This project, based in the Institute of Commonwealth Studies, seeks to raise awareness across the Commonwealth of the multiple needs for the decriminalisation of poverty, in support of Sustainable Development Goal 16, 'Peace, Justice and Strong Institutions'.
Criminal justice institutions are among the most powerful tools that states have at their disposal to assert social control and oppress dissent, backed by state-sanctioned use of lethal force, extreme and disproportionate sentencing, as well as overcrowding and inhumane conditions of detention. These comprise multiple forms of oppression, including combinations of gender, mental health, race, ethnicity, nationality and class, which negatively inflect legal outcomes for marginalized constituencies. These constituencies include the homeless, women, and landless and land-poor groups, people with disabilities, the LGBTIQ+ community, sex workers, informal traders, and individuals who otherwise use public spaces to earn a living.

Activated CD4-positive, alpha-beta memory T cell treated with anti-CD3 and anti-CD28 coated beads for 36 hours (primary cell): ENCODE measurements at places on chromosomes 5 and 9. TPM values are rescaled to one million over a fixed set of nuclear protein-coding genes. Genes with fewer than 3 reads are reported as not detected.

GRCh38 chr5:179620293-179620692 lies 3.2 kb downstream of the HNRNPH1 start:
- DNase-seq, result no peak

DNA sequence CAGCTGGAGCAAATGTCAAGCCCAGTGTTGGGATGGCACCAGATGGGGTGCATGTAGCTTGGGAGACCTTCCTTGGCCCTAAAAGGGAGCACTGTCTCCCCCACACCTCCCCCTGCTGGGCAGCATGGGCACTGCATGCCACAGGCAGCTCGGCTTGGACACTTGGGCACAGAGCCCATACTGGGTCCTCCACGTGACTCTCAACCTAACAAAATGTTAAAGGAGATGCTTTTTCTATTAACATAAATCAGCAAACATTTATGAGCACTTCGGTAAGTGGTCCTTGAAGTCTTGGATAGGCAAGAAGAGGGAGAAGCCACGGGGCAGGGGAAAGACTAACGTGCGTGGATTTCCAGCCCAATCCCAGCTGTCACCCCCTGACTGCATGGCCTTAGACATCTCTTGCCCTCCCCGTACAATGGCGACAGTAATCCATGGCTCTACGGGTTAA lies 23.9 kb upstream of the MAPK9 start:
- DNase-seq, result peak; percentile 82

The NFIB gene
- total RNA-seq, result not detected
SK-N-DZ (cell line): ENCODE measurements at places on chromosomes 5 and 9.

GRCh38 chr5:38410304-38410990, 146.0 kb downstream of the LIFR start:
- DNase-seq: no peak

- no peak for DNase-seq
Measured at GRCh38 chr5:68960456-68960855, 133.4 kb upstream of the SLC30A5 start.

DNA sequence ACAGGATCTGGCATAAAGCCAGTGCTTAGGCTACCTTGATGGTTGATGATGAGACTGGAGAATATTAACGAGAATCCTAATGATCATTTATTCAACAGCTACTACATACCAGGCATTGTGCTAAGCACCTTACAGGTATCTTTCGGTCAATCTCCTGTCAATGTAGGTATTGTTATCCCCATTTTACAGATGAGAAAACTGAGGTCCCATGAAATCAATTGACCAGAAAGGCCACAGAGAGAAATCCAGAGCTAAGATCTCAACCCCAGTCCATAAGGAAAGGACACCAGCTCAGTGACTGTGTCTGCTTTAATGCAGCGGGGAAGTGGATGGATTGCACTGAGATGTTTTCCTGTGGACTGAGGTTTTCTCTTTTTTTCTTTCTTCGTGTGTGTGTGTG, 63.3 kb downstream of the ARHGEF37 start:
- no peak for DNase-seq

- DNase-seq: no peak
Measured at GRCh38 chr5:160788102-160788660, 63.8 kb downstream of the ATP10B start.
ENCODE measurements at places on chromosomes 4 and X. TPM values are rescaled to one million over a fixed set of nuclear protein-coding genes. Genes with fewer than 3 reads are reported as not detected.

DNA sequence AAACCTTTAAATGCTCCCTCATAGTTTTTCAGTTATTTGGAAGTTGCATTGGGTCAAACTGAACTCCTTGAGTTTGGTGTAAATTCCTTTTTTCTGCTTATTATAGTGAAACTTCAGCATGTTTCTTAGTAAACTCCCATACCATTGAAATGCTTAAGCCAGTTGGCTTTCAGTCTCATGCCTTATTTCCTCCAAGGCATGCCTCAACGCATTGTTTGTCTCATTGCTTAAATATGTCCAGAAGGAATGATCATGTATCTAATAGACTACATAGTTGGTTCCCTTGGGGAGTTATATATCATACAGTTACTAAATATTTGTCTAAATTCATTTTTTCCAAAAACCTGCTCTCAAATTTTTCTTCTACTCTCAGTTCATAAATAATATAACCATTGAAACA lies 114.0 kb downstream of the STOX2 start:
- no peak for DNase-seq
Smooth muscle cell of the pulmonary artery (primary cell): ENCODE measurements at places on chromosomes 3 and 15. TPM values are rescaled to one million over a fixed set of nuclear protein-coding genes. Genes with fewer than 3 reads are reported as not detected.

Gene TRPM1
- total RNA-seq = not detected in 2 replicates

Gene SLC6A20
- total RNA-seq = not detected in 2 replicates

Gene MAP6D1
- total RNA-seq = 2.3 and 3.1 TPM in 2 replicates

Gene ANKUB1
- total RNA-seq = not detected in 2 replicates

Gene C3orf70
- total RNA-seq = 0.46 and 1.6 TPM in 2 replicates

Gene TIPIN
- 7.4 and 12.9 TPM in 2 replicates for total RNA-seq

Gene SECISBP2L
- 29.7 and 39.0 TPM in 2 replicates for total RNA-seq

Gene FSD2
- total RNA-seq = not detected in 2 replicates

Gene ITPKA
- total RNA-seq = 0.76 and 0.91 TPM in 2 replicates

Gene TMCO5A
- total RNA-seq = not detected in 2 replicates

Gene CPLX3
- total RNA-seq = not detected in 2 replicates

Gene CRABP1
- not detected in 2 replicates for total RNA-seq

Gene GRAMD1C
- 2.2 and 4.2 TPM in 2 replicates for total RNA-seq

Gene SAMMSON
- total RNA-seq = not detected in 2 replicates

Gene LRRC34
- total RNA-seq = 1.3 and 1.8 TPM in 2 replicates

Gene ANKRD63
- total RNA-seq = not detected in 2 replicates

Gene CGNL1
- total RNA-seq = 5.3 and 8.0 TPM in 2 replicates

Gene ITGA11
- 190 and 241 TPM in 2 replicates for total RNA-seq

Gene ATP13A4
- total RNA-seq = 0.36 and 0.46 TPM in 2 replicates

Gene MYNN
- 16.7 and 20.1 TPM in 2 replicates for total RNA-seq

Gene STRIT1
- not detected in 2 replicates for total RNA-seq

This project will involve a scoping exercise of colonial-era and legacy laws, and institutions which underpin them, which have been utilised to criminalise petty offences to the detriment of those in extreme poverty, the marginalized and first nation/adivarsi communities. This includes assessment of legislation and criminalisation constraining forest rights, women, poor people's small-scale enterprises/vending, and denials of access to supposedly available government programmes/benefits.
The project focuses particularly on the case studies of India and Bangladesh and analyses the processes which have led to successful efforts to remove colonial era laws that damage poor, vulnerable groups. This enables identification of possible means to achieve similar successes in other Commonwealth jurisdictions.
Impact & Outreach
Summary findings have already been submitted to Commonwealth Law Ministers who have called for further research.
In addition, the project team are organising a series of meetings and workshops to raise awareness and promote advocacy of judicial reform, using Commonwealth networks. These include Commonwealth Lawyers Association, and the Commonwealth Secretariat. The project leaders are working with the Rule of Law section at the Commonwealth Secretariat on the preparation of research for the next Commonwealth Law Ministers meeting (2024).
The team includes:
The project is funded by the Open Society Foundation.